The Museum of Mediterranean and Near Eastern Antiquities

DSCN7968Sometimes you don’t even have to leave the country in order to travel and see the world. You can still get your cultural fill by visiting small and slightly obscure museums such as this, the Museum of Mediterranean and Near Eastern Antiquities in Stockholm, Sweden.

DSCN7975Although small, the museum displays antiquities from Egypt, Cyprus as well as Greece and Rome. In order to take full advantage of what the museum has to offer, I suggest viewing the collection in combination with a tasty light lunch at their Bagdad Café. The interiors are simple but their feta cheese, aubergine salad with olives and pine nuts is absolutely amazing.

DSCN7971I certainly wouldn’t mind bringing a few of the beautiful white marble statues from the collection home with me. Imagine the stunning interiors and baroque garden that could be created with such additions.

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An Evening with Christopher O’Regan

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DSCN7994Had a phenomenal Saturday evening at Drottningholm Palace with Christopher O’Regan and the dazzling actor Johan Rabaeus who’ll play the character Salieri in the upcoming play Amadeus at The Royal Dramatic Theatre, (Dramaten).

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DSCN8008The evening was a triumphant success with a mix of theatrical readings by the talented Johan Rabaeus, then Christopher O’Regan narrating the audience through the good and the bad of life during the late 1700s with classical interludes performed by a small ensemble playing music by Mozart, Kraus, Roman and more.

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DSC_0184Picked up a signed copy of Christopher O’Regan’s book En Bädd av Dun, Livet Vid Gustaf III:s Hov (A Bed of Down, Life At Gustaf III’s Court) which I can’t wait to begin reading.

DSC_0187Then, an after party in the company of Johan Rabaeus. Splendid!

Paper at Saatchi Gallery

DSCN6486Saatchi gallery, often known for it’s preference towards shock art pleasantly surprised me this time with its exhibition entitled Paper. What a neat idea having an exhibition with the theme being the material in which the art is made of and in this case it’s paper. Having done quite a bit of origami myself in the past, I know the pros and cons of working with such a fragile, lightweight material and was therefore extra curious to see how various artists decided to tackle this challenge.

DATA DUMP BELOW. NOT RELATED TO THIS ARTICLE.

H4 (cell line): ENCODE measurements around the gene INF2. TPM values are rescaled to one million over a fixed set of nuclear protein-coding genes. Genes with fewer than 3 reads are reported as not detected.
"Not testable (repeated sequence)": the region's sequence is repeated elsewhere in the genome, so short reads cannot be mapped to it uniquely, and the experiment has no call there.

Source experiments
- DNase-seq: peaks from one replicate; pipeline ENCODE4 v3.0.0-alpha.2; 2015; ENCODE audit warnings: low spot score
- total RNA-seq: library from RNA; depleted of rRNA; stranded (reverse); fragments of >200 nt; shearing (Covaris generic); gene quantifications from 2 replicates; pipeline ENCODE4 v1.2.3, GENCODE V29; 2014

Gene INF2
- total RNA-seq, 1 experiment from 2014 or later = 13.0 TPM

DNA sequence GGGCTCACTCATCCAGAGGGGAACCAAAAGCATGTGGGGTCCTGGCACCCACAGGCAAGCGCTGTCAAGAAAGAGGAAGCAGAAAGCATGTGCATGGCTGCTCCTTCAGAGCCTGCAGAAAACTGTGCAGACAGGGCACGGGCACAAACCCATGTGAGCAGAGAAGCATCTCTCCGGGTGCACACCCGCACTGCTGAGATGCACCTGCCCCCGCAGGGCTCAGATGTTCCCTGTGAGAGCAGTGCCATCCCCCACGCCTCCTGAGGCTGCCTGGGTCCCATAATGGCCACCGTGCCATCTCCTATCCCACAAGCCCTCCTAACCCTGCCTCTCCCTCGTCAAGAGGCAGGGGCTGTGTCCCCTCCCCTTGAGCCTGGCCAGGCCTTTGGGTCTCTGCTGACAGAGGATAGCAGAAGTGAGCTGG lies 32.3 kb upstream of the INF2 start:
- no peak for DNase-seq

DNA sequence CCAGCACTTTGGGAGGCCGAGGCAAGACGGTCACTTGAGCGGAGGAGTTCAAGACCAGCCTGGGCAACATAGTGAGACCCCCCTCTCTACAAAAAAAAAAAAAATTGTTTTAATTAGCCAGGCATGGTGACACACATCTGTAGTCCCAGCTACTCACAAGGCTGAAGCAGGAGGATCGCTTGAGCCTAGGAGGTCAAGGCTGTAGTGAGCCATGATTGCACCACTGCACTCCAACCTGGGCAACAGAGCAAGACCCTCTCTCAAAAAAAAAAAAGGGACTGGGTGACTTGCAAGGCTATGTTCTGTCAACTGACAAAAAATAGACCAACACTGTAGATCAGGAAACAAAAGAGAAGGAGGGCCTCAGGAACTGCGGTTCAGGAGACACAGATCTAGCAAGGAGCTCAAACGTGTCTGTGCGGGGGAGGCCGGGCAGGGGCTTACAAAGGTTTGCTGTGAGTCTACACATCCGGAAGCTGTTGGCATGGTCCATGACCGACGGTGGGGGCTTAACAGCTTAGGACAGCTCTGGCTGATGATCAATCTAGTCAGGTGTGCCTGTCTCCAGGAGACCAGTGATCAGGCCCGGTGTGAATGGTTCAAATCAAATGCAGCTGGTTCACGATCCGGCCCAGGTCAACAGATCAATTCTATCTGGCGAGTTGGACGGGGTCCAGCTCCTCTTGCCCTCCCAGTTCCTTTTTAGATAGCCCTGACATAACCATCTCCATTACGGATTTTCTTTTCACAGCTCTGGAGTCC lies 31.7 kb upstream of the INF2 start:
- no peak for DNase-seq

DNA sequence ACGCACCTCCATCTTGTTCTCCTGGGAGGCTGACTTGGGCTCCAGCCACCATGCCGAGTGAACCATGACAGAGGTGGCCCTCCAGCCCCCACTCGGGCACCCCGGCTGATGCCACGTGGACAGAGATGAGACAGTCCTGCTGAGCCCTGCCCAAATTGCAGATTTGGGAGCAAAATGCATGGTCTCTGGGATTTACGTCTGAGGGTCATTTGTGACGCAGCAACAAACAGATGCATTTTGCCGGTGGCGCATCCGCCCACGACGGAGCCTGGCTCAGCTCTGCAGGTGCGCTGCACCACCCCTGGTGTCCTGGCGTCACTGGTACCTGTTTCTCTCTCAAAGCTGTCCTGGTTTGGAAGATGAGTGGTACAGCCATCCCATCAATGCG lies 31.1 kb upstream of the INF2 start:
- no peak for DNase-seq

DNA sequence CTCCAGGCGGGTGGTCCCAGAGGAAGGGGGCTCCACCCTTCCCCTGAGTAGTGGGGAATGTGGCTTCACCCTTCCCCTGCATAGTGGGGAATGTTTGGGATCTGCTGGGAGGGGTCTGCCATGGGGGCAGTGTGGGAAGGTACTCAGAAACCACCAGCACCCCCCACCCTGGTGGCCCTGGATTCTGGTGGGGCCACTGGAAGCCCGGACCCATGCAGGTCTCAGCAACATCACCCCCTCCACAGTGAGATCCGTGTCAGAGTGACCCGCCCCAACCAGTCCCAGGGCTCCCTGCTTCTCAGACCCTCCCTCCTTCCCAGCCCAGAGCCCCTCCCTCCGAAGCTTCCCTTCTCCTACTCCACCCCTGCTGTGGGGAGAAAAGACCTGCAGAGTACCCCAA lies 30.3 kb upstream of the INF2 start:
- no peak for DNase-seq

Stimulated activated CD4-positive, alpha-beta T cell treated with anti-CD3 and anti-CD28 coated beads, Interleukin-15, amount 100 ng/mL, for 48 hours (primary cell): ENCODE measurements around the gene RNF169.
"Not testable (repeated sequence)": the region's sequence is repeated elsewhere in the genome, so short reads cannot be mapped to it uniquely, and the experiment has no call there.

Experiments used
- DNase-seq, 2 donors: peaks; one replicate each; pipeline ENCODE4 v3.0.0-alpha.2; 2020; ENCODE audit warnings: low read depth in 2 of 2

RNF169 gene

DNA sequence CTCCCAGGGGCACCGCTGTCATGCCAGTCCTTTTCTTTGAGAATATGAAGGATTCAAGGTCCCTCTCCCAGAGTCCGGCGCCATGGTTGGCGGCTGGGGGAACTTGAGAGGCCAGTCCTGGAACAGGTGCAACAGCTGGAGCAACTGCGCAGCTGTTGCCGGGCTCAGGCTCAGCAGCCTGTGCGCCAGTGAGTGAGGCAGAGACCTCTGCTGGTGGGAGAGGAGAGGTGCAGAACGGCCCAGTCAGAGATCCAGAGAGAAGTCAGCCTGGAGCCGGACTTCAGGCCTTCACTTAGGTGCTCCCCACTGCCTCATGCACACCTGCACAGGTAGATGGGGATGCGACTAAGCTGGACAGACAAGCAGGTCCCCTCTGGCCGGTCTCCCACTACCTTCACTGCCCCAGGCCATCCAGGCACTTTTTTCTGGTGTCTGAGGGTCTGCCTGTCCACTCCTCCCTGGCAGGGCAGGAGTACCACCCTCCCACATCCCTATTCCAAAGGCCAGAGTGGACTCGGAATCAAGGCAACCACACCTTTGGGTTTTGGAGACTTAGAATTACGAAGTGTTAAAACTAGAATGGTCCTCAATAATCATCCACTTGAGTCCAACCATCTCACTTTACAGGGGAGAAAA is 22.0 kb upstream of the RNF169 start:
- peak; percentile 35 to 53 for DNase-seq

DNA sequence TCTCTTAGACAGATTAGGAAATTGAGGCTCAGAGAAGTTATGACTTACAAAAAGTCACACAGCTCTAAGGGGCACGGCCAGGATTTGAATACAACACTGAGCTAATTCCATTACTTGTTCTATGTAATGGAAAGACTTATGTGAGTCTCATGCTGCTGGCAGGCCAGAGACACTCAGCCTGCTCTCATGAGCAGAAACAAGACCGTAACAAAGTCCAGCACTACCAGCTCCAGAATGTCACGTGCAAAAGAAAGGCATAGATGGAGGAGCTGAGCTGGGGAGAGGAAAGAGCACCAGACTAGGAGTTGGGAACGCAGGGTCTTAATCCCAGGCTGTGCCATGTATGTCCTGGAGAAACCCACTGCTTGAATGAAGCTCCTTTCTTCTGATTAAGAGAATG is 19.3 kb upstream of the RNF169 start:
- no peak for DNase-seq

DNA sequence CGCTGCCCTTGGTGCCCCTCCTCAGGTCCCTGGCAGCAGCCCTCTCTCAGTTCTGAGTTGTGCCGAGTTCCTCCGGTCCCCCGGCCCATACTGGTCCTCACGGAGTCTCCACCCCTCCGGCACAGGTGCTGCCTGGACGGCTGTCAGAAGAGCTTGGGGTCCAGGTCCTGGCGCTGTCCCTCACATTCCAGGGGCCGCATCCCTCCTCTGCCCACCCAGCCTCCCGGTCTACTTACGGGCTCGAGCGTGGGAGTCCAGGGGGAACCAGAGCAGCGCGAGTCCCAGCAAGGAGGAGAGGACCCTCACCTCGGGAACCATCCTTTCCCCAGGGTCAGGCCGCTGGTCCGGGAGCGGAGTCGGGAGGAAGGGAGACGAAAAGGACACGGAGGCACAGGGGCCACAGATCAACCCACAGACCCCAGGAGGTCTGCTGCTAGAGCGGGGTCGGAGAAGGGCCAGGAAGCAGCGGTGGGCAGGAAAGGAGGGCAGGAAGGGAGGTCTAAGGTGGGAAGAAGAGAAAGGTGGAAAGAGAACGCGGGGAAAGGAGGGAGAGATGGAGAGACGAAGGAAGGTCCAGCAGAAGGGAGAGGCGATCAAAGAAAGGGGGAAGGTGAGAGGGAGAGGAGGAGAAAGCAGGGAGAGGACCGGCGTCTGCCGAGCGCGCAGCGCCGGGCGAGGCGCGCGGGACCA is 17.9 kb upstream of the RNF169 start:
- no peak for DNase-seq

DSCN6491Japanese artist Yuken Teruya used something as ordinary and readily available as recycled paper shopping bags to construct a series of works such as this “Golden Arch Parkway” from a fast food McDonald’s paper bag.

DSCN6505Portuguese artist Marcelo Jácome’s work Planos-pipas n17 (kite-planes), constructed out of tissue paper, bamboo, fiberglass and cotton thread levitating over the gallery floor.

Hachikō

Hachiko Shibuya TokyoBumped into this little cutie outside 109 while out and about in Shibuya. It goes without saying that this crowned chihuahua drew big crowds (mainly girls) preoccupied with exclaiming “かわいい” (cute/adorable) and snapping pics with their blinged out pink cell phones.

Shibuya, Tokyo

Hachiko Shibuya TokyoThe chihuahua has a friend through the Hachikō monument outside Shibuya Station which was unveiled in 1934 after the incredibly sweet story of the relationship between a golden brown akita dog named Hachikō and his owner Hidesaburō Ueno. The story goes that Hachikō would meet his owner at the end of every day by Shibuya Station and continued to do so daily even nine years after his owner’s passing. If that’s not dedication, then I don’t know what is. A film has also been made inspired by the true tale starring Richard Gere and entitled Hachiko: A Dog’s Tale (2009).

Shibuya, Tokyo Be warned, Shibuya and Tokyo in general is not for the faint hearted as weaving through infinite crowds of people is a daily occurrence. You’d think that it might be a bearable experience during the weekday and within office hours but as I think this picture proves it makes little difference.

An Afternoon in the Park

Hyde Park, Kensington Garden LondonSometimes there’s really nothing better than spending a wonderfully long day out in a beautiful park. Yes, I’m certainly romanticizing the reality of the situation which is cold, limp hands, a dripping nose and possibly even sore feet but today it felt worth it.

Hyde Park, Kensington Garden Swans London

Hyde Park, Kensington Gardens LondonWhile visiting the Italian Gardens in Hyde Park it felt as though I had been transported out of London and dropped off in the charming gardens of a spectacular Italian palazzo.